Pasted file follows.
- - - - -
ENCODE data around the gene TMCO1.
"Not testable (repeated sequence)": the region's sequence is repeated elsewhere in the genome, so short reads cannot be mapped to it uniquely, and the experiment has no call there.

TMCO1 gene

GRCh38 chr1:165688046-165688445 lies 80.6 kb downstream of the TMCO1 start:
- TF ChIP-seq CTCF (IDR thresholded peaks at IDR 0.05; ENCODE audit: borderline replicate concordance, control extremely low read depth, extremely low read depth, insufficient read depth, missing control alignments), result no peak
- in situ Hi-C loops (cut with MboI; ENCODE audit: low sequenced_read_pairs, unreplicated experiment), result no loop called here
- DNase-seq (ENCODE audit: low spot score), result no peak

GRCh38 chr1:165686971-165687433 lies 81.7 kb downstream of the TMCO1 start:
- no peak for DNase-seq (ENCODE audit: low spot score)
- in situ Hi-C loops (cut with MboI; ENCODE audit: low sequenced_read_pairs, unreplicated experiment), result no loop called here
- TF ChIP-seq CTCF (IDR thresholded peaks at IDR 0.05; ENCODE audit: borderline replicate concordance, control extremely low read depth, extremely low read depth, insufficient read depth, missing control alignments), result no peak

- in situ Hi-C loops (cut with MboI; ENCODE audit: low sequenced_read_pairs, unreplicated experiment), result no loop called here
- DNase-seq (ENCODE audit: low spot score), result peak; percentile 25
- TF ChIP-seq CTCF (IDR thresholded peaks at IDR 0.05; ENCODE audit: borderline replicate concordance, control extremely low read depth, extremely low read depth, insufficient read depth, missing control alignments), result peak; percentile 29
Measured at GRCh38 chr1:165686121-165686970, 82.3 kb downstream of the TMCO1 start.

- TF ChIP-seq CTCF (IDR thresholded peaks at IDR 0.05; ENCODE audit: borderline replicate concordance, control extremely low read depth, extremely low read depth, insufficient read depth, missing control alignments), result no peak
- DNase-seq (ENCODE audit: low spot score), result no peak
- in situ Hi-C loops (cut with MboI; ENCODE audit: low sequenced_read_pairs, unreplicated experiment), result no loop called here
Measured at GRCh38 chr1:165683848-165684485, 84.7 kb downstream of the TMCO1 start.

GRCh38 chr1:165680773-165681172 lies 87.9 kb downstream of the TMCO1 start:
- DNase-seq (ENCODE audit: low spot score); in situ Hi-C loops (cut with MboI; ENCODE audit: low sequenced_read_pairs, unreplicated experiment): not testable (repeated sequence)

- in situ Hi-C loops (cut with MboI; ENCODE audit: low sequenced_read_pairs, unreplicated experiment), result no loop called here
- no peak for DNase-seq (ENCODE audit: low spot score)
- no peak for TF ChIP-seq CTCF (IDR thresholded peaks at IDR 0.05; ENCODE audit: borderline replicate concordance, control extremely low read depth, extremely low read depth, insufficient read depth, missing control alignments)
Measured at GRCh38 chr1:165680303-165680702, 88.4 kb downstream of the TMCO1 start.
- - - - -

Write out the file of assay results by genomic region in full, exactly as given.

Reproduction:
ENCODE data around the gene TMCO1.
"Not testable (repeated sequence)": the region's sequence is repeated elsewhere in the genome, so short reads cannot be mapped to it uniquely, and the experiment has no call there.

TMCO1 gene

GRCh38 chr1:165688046-165688445 lies 80.6 kb downstream of the TMCO1 start:
- TF ChIP-seq CTCF (IDR thresholded peaks at IDR 0.05; ENCODE audit: borderline replicate concordance, control extremely low read depth, extremely low read depth, insufficient read depth, missing control alignments), result no peak
- in situ Hi-C loops (cut with MboI; ENCODE audit: low sequenced_read_pairs, unreplicated experiment), result no loop called here
- DNase-seq (ENCODE audit: low spot score), result no peak

GRCh38 chr1:165686971-165687433 lies 81.7 kb downstream of the TMCO1 start:
- no peak for DNase-seq (ENCODE audit: low spot score)
- in situ Hi-C loops (cut with MboI; ENCODE audit: low sequenced_read_pairs, unreplicated experiment), result no loop called here
- TF ChIP-seq CTCF (IDR thresholded peaks at IDR 0.05; ENCODE audit: borderline replicate concordance, control extremely low read depth, extremely low read depth, insufficient read depth, missing control alignments), result no peak

- in situ Hi-C loops (cut with MboI; ENCODE audit: low sequenced_read_pairs, unreplicated experiment), result no loop called here
- DNase-seq (ENCODE audit: low spot score), result peak; percentile 25
- TF ChIP-seq CTCF (IDR thresholded peaks at IDR 0.05; ENCODE audit: borderline replicate concordance, control extremely low read depth, extremely low read depth, insufficient read depth, missing control alignments), result peak; percentile 29
Measured at GRCh38 chr1:165686121-165686970, 82.3 kb downstream of the TMCO1 start.

- TF ChIP-seq CTCF (IDR thresholded peaks at IDR 0.05; ENCODE audit: borderline replicate concordance, control extremely low read depth, extremely low read depth, insufficient read depth, missing control alignments), result no peak
- DNase-seq (ENCODE audit: low spot score), result no peak
- in situ Hi-C loops (cut with MboI; ENCODE audit: low sequenced_read_pairs, unreplicated experiment), result no loop called here
Measured at GRCh38 chr1:165683848-165684485, 84.7 kb downstream of the TMCO1 start.

GRCh38 chr1:165680773-165681172 lies 87.9 kb downstream of the TMCO1 start:
- DNase-seq (ENCODE audit: low spot score); in situ Hi-C loops (cut with MboI; ENCODE audit: low sequenced_read_pairs, unreplicated experiment): not testable (repeated sequence)

- in situ Hi-C loops (cut with MboI; ENCODE audit: low sequenced_read_pairs, unreplicated experiment), result no loop called here
- no peak for DNase-seq (ENCODE audit: low spot score)
- no peak for TF ChIP-seq CTCF (IDR thresholded peaks at IDR 0.05; ENCODE audit: borderline replicate concordance, control extremely low read depth, extremely low read depth, insufficient read depth, missing control alignments)
Measured at GRCh38 chr1:165680303-165680702, 88.4 kb downstream of the TMCO1 start.